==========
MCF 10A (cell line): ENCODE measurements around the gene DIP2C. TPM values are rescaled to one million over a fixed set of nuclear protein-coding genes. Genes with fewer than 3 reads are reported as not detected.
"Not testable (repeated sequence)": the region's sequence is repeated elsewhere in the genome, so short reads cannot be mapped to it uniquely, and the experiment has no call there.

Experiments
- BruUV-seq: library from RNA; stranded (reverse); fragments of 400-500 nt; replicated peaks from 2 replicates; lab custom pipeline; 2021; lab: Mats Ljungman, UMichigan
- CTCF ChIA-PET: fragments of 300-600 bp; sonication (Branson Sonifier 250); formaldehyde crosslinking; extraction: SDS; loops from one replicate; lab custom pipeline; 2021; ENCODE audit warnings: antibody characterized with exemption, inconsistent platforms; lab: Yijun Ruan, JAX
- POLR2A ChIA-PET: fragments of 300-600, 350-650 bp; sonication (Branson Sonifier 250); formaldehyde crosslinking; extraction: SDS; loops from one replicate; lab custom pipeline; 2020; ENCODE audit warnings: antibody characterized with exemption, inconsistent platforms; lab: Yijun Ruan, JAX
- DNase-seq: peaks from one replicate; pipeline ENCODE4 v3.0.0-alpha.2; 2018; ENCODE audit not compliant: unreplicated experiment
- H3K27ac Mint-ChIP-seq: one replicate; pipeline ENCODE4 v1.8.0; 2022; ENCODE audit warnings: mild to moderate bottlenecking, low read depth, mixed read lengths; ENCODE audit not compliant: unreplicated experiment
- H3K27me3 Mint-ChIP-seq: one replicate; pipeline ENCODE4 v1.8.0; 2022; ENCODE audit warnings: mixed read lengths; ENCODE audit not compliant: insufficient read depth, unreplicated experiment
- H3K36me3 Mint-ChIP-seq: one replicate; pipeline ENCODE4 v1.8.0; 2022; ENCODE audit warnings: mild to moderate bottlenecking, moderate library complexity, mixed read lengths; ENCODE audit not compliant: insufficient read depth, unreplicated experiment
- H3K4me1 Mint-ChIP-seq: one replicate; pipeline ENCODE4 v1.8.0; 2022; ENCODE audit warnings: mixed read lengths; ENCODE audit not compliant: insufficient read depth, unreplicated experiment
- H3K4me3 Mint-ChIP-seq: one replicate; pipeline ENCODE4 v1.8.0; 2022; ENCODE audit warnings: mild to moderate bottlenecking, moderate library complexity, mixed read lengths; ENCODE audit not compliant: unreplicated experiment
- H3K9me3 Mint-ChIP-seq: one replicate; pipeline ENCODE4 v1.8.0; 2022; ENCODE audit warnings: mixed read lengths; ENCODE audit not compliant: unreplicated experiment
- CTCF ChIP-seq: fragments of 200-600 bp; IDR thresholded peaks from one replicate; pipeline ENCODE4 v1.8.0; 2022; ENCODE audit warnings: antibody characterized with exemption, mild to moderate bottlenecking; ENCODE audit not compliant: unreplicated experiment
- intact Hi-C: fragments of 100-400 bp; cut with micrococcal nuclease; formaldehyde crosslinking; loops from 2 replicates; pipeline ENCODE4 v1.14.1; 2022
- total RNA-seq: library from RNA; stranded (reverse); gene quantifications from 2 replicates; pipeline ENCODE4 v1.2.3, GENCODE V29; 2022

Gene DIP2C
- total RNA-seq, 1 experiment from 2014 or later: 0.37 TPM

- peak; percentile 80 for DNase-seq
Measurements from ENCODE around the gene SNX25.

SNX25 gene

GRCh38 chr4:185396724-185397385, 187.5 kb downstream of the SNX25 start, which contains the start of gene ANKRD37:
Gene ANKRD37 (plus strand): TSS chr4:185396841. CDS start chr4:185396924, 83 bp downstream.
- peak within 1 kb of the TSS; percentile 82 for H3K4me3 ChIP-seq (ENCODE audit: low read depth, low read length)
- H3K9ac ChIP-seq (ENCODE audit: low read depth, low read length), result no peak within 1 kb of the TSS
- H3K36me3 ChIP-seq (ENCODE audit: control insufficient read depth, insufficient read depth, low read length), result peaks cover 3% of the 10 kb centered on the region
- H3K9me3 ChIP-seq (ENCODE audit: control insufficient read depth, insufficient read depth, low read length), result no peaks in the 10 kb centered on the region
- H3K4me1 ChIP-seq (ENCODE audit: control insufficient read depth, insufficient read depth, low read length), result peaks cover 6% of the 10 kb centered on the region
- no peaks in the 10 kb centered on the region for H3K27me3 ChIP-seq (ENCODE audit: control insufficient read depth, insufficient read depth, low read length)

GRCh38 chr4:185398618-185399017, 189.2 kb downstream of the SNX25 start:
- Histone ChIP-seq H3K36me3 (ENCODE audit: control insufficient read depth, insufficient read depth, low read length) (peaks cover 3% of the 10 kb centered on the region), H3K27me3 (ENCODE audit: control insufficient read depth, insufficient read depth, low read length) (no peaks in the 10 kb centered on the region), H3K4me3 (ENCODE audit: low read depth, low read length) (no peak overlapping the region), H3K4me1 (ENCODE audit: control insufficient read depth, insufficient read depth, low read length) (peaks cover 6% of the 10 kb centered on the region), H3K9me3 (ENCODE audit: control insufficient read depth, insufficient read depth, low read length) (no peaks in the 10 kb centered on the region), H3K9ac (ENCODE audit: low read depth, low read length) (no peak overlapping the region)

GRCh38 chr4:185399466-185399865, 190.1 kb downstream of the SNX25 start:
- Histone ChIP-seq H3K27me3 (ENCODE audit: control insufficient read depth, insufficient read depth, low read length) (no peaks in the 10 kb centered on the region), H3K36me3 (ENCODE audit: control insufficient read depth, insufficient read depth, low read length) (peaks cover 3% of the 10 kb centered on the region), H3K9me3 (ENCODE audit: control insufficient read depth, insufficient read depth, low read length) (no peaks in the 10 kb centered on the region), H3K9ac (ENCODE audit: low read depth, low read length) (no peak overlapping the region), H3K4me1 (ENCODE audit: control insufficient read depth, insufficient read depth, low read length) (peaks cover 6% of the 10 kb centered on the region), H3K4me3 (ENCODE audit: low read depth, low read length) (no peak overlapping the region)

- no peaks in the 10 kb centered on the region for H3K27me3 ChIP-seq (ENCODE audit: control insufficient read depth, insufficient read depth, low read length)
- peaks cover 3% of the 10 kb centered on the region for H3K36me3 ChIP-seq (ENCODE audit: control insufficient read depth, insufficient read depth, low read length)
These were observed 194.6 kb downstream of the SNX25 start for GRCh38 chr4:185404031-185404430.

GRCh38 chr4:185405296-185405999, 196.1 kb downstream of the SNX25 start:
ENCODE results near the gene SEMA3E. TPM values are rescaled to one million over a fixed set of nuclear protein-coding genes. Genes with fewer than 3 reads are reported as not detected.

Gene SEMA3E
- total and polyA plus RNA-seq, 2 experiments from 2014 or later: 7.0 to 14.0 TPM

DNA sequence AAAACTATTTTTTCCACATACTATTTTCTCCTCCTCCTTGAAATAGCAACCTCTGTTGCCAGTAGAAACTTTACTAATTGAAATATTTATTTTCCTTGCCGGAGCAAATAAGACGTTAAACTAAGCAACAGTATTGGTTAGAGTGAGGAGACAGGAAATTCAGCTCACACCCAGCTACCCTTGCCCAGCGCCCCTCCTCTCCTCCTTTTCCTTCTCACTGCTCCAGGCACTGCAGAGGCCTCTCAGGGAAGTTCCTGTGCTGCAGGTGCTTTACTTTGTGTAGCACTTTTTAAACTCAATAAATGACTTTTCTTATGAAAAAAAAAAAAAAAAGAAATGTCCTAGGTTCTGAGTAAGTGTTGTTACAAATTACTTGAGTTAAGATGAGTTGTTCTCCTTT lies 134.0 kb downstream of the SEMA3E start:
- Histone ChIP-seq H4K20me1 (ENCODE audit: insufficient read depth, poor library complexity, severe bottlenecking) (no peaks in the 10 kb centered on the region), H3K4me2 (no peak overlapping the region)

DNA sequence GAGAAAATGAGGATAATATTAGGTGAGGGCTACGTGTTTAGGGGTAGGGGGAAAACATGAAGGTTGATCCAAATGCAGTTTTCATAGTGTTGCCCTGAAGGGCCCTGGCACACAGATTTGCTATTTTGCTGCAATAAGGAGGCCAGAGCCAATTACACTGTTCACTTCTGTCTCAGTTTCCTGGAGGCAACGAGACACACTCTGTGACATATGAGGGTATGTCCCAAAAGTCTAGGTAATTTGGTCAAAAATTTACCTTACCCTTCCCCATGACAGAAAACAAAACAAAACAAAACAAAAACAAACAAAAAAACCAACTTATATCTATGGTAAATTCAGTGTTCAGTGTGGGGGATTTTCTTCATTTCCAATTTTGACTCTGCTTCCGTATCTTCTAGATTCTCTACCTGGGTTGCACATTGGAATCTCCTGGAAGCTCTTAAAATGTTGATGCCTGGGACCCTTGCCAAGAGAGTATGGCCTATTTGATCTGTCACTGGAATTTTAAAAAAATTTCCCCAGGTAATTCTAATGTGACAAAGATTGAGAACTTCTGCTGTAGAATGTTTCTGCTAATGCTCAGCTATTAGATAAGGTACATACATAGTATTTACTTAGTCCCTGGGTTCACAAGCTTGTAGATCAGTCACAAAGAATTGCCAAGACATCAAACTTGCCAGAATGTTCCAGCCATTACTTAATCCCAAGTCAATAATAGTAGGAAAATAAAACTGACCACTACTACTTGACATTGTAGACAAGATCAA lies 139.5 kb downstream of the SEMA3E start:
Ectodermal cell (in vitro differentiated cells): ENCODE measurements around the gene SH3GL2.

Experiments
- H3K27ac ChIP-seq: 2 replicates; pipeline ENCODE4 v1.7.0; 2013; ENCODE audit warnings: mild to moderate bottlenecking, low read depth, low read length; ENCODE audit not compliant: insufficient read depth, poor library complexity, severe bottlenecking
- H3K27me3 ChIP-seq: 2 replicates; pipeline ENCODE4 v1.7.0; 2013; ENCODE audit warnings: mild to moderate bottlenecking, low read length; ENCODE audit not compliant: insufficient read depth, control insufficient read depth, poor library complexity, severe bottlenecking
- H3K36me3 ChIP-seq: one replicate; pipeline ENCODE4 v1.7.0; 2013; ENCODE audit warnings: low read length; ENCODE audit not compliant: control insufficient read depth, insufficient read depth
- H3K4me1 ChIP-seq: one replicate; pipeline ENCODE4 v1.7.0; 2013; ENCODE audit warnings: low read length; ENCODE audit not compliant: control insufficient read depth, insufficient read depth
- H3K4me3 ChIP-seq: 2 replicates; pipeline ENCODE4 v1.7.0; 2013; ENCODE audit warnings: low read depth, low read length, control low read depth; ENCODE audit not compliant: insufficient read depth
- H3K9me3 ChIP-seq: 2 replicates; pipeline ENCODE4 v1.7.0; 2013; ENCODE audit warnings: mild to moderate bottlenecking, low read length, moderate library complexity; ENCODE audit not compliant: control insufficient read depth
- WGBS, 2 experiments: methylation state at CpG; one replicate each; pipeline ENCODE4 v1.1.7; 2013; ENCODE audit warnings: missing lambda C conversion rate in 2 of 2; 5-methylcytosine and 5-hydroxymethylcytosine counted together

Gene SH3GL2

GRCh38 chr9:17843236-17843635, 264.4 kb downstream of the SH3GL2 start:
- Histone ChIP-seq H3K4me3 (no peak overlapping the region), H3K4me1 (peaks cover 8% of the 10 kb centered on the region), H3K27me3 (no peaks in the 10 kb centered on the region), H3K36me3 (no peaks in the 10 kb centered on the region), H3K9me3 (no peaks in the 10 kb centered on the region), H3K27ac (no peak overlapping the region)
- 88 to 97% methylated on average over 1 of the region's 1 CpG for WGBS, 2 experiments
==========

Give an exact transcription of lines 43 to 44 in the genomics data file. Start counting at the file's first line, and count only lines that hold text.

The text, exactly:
DNA sequence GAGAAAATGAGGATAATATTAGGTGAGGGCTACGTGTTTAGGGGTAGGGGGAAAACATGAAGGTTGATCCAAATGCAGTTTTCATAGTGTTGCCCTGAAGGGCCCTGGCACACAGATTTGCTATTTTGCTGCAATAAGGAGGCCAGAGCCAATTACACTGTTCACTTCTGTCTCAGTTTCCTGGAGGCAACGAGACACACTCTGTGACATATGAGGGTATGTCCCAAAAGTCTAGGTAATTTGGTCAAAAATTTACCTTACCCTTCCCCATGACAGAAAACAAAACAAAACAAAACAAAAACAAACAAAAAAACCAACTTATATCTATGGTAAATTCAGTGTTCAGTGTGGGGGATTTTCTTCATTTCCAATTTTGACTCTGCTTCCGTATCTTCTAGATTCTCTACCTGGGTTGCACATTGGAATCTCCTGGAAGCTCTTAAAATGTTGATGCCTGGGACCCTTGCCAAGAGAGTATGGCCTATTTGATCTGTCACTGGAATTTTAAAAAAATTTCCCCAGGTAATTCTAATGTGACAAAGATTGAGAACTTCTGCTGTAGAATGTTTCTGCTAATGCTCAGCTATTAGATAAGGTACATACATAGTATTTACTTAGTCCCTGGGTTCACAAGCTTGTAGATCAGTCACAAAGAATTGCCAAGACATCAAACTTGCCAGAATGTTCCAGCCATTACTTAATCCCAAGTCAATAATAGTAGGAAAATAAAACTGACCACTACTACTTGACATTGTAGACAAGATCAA lies 139.5 kb downstream of the SEMA3E start:
Ectodermal cell (in vitro differentiated cells): ENCODE measurements around the gene SH3GL2.